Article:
In the past three years several thousand residents of two housing societies in the capital Dhaka’s Basila saw their illegal gas connections removed twice in special drives by state utility Titas Gas Transmission and Distribution Company.
The latest of the drives came 10 days before the recent Narayanganj tragedy and the societies residents knew that the time to pay Tk 10,000 for the reinstatement of every illegal gas connection came.
Homeowners have been preparing for it with the collection of Tk 1,000 a month from their tenants.
‘We pay more than the legal gas consumers are paying — Tk 975 for using two gas burners a month,’ said Jamil Khan, a tenant at West Dhanmondi Housing Society in Basila.
‘These drives to disconnect illegal gas lines are just eyewash,’ he said.
Homeowners did not want to be quoted in the report because it is difficult to find tenants without gas connection. They have to lower rents to get tenants.
The illegal gas supply to the West Dhanmondi Housing Society was previously severed in 2017. The connection was restored after a brief break.
Metro Housing Society is five minutes’ walk from the West Dhanmondi Housing Society with hundreds of families living in 220 multi-storey buildings, mostly dependent on illegal gas for cooking.
The illegal gas connections to the metro housing were severed along with those to the West Dhanmondi Housing Society.
The metro housing saw its illegal gas supply disrupted briefly in 2018 following a similar Titas drive, according to residents.
Abdul Jalil, who sells bottled LP gas at West Dhanmondi Housing Society, was overwhelmed with orders after the latest Titas drive.
‘I am running against time at present. I have to sell as many cylinders as I can before the illegal lines are restored,’ said Jalil.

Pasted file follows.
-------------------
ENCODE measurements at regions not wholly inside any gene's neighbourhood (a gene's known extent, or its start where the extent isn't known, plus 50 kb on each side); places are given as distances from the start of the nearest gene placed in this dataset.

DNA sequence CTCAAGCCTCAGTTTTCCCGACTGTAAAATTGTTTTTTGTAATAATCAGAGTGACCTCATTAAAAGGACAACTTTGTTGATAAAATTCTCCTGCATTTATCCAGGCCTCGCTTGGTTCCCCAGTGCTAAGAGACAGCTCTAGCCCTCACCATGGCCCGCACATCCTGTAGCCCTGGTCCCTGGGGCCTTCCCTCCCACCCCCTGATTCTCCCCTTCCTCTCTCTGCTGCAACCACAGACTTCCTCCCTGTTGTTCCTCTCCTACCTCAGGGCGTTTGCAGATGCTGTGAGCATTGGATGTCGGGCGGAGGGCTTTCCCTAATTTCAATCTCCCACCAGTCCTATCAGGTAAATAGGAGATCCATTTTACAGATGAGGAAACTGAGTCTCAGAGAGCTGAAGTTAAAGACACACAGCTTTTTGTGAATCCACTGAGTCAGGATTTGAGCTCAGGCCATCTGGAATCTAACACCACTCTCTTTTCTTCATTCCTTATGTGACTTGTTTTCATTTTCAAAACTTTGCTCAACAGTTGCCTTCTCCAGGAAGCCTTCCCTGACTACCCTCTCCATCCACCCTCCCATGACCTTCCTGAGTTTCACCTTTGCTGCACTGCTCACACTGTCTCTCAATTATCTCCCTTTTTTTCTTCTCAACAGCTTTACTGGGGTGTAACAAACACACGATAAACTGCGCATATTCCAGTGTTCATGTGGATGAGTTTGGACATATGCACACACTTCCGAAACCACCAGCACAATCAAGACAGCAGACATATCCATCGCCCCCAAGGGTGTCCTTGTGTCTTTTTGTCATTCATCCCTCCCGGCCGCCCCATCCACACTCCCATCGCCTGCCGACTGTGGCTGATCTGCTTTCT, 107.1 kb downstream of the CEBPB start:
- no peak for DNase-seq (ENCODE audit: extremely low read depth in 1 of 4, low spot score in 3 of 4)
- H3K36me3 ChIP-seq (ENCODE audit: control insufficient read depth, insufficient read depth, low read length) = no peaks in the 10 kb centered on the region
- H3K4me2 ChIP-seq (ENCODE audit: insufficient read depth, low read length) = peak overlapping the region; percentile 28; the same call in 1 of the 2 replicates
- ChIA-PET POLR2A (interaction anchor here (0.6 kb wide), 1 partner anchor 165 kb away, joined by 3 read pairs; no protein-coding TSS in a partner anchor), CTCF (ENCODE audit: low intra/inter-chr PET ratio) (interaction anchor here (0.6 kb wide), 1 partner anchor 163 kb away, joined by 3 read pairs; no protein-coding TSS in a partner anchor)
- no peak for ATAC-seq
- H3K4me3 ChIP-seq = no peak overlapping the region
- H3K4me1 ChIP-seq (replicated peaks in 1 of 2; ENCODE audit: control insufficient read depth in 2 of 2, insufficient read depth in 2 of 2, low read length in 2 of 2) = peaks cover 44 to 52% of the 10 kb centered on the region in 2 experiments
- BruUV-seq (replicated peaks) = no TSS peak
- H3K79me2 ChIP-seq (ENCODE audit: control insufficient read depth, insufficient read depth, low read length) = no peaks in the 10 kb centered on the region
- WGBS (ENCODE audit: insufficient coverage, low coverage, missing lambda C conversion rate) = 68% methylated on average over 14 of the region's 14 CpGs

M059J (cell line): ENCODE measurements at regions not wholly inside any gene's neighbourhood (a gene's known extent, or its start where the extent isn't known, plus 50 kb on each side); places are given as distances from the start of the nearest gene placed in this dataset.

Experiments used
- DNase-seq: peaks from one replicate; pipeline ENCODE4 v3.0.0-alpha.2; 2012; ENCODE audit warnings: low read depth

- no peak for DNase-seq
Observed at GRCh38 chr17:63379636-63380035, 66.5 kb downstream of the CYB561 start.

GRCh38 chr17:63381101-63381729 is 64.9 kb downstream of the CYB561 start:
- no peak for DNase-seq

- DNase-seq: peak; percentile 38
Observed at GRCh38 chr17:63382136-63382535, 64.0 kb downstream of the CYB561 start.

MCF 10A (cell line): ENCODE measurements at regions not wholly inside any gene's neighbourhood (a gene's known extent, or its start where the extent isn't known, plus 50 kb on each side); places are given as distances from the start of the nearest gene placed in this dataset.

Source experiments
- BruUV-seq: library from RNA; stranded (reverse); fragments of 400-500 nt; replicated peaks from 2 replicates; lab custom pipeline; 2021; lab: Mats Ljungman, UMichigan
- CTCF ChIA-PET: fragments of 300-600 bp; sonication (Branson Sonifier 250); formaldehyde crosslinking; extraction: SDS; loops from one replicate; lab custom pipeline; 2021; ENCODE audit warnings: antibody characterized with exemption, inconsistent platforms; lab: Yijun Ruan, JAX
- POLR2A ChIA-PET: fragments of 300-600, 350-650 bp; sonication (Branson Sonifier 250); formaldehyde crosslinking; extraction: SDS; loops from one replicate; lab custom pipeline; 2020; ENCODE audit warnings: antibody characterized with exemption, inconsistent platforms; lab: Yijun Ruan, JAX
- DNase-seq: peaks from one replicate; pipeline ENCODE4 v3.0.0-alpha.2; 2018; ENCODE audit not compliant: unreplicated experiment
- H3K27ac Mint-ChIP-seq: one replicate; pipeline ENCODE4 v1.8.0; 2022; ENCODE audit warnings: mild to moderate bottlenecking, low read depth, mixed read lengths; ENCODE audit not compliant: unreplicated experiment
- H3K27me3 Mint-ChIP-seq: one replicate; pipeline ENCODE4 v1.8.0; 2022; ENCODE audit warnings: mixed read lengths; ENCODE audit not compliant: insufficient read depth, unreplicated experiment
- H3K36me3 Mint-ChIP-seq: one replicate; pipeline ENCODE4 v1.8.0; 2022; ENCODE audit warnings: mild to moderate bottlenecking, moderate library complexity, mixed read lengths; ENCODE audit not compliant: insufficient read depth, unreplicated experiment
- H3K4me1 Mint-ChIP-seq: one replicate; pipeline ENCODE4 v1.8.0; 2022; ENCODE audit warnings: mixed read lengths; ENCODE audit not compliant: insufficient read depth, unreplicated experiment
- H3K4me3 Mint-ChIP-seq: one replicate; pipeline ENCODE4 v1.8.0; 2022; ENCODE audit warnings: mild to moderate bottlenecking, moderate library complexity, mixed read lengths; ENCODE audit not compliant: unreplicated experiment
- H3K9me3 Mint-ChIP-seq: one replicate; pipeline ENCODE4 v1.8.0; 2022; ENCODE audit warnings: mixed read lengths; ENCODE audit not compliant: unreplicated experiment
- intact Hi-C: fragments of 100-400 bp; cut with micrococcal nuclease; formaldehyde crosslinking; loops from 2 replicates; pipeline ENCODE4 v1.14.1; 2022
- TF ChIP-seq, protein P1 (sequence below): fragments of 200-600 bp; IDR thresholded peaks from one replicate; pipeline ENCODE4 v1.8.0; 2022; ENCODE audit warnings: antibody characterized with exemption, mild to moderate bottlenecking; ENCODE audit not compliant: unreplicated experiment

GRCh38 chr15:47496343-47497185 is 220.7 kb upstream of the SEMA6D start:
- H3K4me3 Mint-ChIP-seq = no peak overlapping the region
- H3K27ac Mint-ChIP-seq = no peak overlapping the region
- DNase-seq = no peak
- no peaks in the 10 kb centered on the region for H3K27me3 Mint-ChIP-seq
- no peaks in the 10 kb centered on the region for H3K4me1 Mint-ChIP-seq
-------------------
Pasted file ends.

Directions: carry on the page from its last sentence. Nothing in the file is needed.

Titas severed 1.66 lakh illegal gas connections since July last year in special drives but was unaware if such drive had helped check illegal gas supply.
Titas’s operation division director Rana Akbar Haidari said that comments should not be made about a particular incident without having it investigated.
‘But in general a syndicate is out there stealing gas. The syndicate includes politicians, police and Titas contractors and employees,’ he said.
Drives to remove illegal gas connections occur regularly, especially in areas where illegal gas consumers are aplenty such as Dhaka, Narayanganj, Munshiganj and Savar.
The drives were suspended since COVID-19 emerged but resumed recently.
Over the years the drives hardly helped stop gas stealing with about a million people still using gas illegally in Dhaka and its adjacent four districts alone.
According to a Titas estimate, 245km illegal gas pipeline was established to supply a huge number of people with gas.
The highest length of illegal gas pipeline is in Narayanganj but illegal connections exist in Munshiganj, Savar and Narshingdi.
Thousands of families in 57 villages in five unions of Munshiganj’s Gojaria upazila have been using illegal gas to cook for the last nine years with the predictable brief interruptions caused by Titas drives.
‘Eighty per cent of the gas consumers in Gojaria are illegal,’ said Jewel Prodhan, chairman, Baluakandi union parishad, a union in Gojaria upazila.